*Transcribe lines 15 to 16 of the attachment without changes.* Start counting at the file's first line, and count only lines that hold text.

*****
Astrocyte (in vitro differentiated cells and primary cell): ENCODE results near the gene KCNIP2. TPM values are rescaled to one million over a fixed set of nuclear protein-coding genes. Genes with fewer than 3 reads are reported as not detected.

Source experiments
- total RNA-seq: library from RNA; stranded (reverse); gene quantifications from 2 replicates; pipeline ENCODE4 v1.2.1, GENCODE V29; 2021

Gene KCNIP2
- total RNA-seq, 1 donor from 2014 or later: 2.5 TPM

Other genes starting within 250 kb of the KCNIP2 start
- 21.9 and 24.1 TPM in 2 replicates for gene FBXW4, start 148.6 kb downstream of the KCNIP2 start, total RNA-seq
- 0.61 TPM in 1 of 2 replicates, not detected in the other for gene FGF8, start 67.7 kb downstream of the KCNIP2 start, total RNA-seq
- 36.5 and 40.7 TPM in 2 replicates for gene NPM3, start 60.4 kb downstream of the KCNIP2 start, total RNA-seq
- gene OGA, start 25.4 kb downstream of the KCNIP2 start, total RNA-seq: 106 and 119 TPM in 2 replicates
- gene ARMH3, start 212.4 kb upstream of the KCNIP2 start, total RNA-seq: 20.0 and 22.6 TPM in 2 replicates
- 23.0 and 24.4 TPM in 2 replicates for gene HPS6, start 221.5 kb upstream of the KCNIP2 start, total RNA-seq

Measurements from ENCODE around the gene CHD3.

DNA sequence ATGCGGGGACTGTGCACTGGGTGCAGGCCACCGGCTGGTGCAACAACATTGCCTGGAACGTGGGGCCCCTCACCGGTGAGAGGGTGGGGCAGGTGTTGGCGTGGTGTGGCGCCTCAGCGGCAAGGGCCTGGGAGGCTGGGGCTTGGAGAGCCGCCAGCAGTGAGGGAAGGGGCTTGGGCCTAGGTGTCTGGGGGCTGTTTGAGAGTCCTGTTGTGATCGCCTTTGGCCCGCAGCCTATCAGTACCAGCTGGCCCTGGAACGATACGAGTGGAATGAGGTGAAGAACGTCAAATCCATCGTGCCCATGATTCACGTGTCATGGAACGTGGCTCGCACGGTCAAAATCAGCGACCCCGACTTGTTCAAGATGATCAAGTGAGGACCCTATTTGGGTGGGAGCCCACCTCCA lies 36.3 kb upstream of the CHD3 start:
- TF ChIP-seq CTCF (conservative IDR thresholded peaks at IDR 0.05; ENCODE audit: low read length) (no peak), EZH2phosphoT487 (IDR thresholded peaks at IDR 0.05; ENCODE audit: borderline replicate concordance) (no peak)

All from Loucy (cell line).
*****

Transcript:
- TF ChIP-seq CTCF (conservative IDR thresholded peaks at IDR 0.05; ENCODE audit: low read length) (no peak), EZH2phosphoT487 (IDR thresholded peaks at IDR 0.05; ENCODE audit: borderline replicate concordance) (no peak)

All from Loucy (cell line).